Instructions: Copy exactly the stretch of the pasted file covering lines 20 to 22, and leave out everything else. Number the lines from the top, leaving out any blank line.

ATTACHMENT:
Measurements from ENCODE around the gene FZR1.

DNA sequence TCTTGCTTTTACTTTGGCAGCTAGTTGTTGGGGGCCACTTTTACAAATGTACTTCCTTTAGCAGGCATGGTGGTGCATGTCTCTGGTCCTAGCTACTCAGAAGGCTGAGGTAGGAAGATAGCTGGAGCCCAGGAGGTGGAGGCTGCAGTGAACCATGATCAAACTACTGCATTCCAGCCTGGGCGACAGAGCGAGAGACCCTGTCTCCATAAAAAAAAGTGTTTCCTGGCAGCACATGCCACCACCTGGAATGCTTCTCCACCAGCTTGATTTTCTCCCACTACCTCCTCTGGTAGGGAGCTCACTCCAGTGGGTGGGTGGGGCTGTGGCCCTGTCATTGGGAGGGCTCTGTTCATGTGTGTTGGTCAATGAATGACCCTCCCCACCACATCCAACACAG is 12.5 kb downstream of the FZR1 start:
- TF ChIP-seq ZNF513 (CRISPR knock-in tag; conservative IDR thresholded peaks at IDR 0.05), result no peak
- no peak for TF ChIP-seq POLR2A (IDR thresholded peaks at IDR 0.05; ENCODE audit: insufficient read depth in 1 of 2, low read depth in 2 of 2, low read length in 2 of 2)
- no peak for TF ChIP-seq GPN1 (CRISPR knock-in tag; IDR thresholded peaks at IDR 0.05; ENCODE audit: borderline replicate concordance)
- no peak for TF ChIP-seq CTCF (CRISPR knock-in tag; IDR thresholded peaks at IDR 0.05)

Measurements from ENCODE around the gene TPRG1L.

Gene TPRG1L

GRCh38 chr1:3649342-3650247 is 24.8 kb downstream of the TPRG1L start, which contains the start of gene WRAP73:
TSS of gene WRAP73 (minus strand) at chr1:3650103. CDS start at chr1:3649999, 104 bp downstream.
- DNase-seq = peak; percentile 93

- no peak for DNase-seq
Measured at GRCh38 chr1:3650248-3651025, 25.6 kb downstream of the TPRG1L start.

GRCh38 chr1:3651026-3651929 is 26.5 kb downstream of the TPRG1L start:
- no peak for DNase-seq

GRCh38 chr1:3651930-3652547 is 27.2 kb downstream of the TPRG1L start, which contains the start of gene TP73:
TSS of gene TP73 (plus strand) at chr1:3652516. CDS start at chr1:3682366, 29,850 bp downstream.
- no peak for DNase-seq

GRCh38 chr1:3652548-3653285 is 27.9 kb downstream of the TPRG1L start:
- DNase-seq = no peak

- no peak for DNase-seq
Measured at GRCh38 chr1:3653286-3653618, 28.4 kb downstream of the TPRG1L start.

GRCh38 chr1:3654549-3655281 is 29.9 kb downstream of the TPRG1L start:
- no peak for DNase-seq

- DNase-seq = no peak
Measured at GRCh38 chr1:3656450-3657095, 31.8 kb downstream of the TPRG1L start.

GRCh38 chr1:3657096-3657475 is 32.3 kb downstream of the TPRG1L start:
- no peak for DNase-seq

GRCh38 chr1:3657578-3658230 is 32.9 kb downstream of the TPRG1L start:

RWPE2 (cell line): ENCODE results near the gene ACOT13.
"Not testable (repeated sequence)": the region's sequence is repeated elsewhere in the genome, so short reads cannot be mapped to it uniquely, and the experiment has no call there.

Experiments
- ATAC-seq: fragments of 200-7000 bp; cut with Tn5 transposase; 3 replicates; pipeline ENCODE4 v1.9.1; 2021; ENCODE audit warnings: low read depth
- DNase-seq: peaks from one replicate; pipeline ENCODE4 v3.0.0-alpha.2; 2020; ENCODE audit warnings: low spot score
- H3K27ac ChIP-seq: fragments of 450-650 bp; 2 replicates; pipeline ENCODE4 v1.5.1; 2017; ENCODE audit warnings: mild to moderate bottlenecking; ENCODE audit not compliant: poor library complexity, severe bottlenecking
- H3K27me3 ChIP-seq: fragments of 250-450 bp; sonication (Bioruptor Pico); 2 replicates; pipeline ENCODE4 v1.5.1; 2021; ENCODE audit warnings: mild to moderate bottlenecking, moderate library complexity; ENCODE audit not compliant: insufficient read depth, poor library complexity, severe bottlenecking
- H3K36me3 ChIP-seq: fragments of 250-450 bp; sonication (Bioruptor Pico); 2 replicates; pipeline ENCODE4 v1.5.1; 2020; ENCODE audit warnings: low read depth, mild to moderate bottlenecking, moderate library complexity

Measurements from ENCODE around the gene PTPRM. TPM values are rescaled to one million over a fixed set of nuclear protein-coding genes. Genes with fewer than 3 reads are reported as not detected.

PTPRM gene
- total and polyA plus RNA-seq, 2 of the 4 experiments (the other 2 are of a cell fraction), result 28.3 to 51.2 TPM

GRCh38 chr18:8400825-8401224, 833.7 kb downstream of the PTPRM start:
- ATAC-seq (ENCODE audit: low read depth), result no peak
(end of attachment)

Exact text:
- DNase-seq = no peak

- no peak for DNase-seq
Measured at GRCh38 chr1:3653286-3653618, 28.4 kb downstream of the TPRG1L start.